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Eleven middle schools in San Bernardino and Riverside counties will attend the sixth annual Auto Club Speedway STEM Day on March 20 as part of the Auto Club 400 Weekend. The STEM Day event will be held at the speedway beginning at 9 a.m.
More than 500 students are expected to participant in the event, which will feature special guest speakers Daniel Suarez, a NASCAR Xfinity Series Driver; Dakota Sun, National Hot Rod Association Sportsman Motorcycle National Event Champion; and Ivan “Iron Man” Stewart, an off-road racing legend.
Science, technology, engineering, and mathematics (STEM) are a foundation to the motorsports industry. Students will spend the day participating in a series of hands-on activities demonstrating how concepts are used in the sport of racing.
Students attending will receive a pair of reserved grandstand tickets to the Auto Club 400 race on March 22, courtesy of sponsor King Taco.
Participating schools – and their districts — include:
Big Bear Middle, Bear Valley Unified;
Cobalt Institute for Math and Science, Victor Valley Union High School District;
Grace Yokley Middle, Mountain View;
Kolb Middle, Rialto Unified;
Mesa View Middle, Yucaipa-Calimesa Joint Unified;
Ranchero Middle, Hesperia Unified;
Upland Junior High, Upland Unified;
Vanguard Prep, Apple Valley Unified;
Vineyard Junior High, Ontario-Montclair;
Vista Verde Middle, Val Verde Unified.
STEM Day is made possible with the funding from Alcoa Foundation; San Manuel Band of Mission Indians; Toyota Financial Services; John Elway’s Crown Toyota; Toyota Motor Sales; King Taco; and the Inland Empire United Way.
Educational partners teaming up with Auto Club Speedway include San Bernardino County Superintendent of Schools’ Alliance for Education; Chaffey College; Ontario-Montclair School District; San Bernardino County Superintendent of Schools; San Bernardino Community College District; San Bernardino Valley College; MESA Program; and University of California, Riverside.
The Inland Empire Economic Partnership recently recognized the leaders of more than two dozen Inland Empire governments and agencies at its Second Annual “Turning Red Tape to Red Carpet Awards” reception, 14 of them representing San Bernardino County and the Countywide Vision’s Regional Goal of establishing the county as a model in the state where local government, regulatory agencies and communities are truly business-friendly.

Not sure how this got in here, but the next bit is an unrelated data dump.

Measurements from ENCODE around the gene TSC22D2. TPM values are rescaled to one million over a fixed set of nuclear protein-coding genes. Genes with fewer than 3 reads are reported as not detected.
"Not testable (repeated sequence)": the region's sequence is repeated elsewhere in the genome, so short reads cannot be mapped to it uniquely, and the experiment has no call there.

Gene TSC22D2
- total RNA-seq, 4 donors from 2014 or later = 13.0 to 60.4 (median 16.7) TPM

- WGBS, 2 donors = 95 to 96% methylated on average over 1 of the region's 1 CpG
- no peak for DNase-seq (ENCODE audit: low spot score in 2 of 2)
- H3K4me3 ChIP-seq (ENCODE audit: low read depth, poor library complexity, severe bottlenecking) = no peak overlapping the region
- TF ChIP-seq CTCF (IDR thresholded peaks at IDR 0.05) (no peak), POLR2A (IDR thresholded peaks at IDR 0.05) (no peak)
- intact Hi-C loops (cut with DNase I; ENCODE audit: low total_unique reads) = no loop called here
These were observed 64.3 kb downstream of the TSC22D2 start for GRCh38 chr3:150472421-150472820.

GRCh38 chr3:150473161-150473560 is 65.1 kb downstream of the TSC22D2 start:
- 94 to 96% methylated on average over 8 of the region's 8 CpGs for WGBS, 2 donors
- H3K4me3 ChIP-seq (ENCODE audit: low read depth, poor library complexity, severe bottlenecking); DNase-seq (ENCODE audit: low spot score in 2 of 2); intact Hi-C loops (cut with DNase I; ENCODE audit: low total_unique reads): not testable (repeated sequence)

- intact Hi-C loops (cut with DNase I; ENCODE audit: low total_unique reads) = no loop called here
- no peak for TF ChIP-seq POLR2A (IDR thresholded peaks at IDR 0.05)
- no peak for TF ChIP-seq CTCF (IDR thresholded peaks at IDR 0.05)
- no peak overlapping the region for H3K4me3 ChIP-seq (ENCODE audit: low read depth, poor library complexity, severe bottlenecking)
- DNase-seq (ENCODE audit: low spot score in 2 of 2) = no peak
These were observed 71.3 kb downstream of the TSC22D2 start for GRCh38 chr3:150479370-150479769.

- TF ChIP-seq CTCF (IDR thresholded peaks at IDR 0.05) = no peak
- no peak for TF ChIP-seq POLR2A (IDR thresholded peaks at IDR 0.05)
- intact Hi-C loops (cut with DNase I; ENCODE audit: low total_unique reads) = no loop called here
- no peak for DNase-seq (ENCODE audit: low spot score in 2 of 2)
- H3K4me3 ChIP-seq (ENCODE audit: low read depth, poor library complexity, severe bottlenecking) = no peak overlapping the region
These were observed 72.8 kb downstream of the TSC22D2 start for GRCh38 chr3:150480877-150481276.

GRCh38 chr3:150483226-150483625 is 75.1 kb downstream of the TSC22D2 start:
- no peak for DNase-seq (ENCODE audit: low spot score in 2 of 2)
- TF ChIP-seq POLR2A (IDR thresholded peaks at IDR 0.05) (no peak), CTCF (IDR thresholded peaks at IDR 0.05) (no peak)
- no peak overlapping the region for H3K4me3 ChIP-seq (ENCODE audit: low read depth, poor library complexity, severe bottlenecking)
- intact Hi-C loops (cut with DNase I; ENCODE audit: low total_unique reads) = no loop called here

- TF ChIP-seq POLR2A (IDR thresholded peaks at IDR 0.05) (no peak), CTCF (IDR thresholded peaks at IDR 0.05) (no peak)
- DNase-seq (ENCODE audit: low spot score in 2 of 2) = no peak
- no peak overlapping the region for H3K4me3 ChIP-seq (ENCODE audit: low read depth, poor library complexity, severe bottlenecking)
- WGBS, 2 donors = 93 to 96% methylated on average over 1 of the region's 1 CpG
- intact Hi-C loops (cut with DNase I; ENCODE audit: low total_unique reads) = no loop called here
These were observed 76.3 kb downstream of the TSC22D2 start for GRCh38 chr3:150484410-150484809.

The IEEP, the region’s largest economic development organization, honored the cities, counties and agencies that came up with innovative ways to enhance job growth and the local economy despite an often-difficult regulatory environment. These are the San Bernardino County agencies, departments and people that have gone the extra yard to grow the economy.
Business Retention and Expansion
FINALISTS: The San Bernardino Community College District for far exceeding its goals of hiring local people to work on capital improvement projects; City of Redlands for an aggressive downtown improvement project that was accomplished without the use of the city’s general fund.
Sustainable and Green Development
WINNER: City of Rancho Cucamonga for an automation project for numerous city departments that puts vital services online for the first time, dramatically reducing the amount of paper and ink that must be used as well as the need to drive to city offices.
RUNNER UP: San Bernardino Associated Governments, for a regional plan to reduce greenhouse gases in compliance with state laws that brings simplicity and consistency for 21 cities in San Bernardino County.
OTHER FINALIST: San Bernardino Community College District, for alternative energy measures in construction, landscaping and energy consumption, along with other environmental strategies.
Real Estate Redevelopment and Reuse
FINALISTS: City of Ontario, for a downtown office building project the will provide jobs while maintaining the character of the area; City of Rialto, for its repurposing a blighted area and helping create that land into the site of a 718,000-square-foot logistics center.
RUNNER-UP: San Bernardino County Sheriff’s Department, which rallied other agencies to work with the promoters of the San Manuel Pavilion and other venues, achieving the twin goals of smooth operations and public safety.
Response to Globalization
WINNER: San Bernardino County Land Use Services Department, for using GIS technology to develop a computerized system that lets would-be developers, even developers in other countries, to self-search vacant land in the county.
Tales of Two Cities: Stories of Interagency Cooperation
WINNER: City of Rancho Cucamonga Library, for developing a program, in partnership with Riverside, Ontario and others, to establish new training parameters for a next generation of librarians in the Inland Empire.
RUNNER-UP: City of Fontana, for bringing other cities and agencies on board to solve issues relating to Interstate 10 interchange development, which helped Fontana redevelop some blighted areas.
OTHER FINALISTS: San Bernardino and Riverside counties, along with UCR and Los Angeles, for implementing the state’s Innovation Hub economic development project; The cities of Yucaipa and Calimesa, which work together on numerous projects despite being in two different counties.
Leadership in Public Service
RUNNER-UP: Kristen Riegel, the Supervising Hazardous Materials Specialist for the San Bernardino County Fire Prevention District. She has worked hard to ensure that businesses can operate with a minimal amount of government-imposed fees and still not compromise the environment or the safety of workers. Under her guidance, fees have come down for 20 percent of the businesses that are covered.
On March 6, the San Bernardino School District, in partnership with the City of San Bernardino, led a “Path to Success” field trip designed to excite junior high students about local options in higher education. Six hundred students from Richardson, Shandin Hills, Rodriguez, and King middle schools participated in the event.